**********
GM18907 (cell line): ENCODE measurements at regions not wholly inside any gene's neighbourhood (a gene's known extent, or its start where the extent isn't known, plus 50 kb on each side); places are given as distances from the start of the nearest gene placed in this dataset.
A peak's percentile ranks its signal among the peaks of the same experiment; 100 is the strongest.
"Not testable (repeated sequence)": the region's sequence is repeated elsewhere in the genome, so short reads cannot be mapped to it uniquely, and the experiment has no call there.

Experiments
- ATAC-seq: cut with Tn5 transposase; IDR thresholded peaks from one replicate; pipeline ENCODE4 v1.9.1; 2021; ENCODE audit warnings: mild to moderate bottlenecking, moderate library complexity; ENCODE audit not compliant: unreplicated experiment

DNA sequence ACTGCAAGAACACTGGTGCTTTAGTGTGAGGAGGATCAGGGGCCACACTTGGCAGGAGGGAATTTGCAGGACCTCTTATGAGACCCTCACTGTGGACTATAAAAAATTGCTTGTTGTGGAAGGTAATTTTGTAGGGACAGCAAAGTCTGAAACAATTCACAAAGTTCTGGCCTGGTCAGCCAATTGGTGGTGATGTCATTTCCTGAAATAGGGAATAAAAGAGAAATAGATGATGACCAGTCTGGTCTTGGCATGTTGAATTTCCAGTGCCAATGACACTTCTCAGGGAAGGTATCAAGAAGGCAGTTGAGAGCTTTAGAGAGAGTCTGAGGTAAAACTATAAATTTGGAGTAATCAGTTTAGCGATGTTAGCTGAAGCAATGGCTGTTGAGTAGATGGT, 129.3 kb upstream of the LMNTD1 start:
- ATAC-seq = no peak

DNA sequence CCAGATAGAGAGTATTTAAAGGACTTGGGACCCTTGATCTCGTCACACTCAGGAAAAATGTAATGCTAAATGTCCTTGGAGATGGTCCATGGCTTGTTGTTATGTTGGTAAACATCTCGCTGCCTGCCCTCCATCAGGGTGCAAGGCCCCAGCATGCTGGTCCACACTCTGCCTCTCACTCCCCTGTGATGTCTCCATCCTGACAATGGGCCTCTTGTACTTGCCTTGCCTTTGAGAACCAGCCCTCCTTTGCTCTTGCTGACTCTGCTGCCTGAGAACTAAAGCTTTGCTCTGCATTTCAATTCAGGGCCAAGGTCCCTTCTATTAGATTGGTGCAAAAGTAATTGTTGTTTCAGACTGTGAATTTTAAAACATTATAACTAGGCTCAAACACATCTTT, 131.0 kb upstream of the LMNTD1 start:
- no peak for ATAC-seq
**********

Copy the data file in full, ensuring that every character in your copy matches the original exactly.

GM18907 (cell line): ENCODE measurements at regions not wholly inside any gene's neighbourhood (a gene's known extent, or its start where the extent isn't known, plus 50 kb on each side); places are given as distances from the start of the nearest gene placed in this dataset.
A peak's percentile ranks its signal among the peaks of the same experiment; 100 is the strongest.
"Not testable (repeated sequence)": the region's sequence is repeated elsewhere in the genome, so short reads cannot be mapped to it uniquely, and the experiment has no call there.

Experiments
- ATAC-seq: cut with Tn5 transposase; IDR thresholded peaks from one replicate; pipeline ENCODE4 v1.9.1; 2021; ENCODE audit warnings: mild to moderate bottlenecking, moderate library complexity; ENCODE audit not compliant: unreplicated experiment

DNA sequence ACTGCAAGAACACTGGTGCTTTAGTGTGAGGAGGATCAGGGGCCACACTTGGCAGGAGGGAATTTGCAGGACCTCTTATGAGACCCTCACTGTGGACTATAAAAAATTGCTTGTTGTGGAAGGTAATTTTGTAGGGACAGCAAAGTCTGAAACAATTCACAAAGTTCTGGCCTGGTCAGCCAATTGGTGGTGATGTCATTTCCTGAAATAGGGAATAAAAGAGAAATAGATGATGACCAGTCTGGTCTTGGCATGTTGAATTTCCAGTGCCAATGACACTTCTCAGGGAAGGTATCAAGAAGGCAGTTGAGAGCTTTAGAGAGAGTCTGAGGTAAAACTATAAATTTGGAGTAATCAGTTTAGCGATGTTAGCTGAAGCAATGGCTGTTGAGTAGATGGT, 129.3 kb upstream of the LMNTD1 start:
- ATAC-seq = no peak

DNA sequence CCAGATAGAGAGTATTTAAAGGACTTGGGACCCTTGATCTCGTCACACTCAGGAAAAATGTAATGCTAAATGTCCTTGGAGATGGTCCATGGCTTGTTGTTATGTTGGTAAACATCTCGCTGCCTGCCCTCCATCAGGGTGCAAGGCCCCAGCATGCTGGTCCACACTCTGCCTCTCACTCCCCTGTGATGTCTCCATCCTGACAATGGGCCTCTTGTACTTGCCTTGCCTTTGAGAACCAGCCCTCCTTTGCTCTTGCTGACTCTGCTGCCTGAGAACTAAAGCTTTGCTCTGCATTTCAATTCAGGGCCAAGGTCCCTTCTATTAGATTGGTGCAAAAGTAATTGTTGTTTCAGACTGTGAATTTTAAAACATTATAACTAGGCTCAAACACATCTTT, 131.0 kb upstream of the LMNTD1 start:
- no peak for ATAC-seq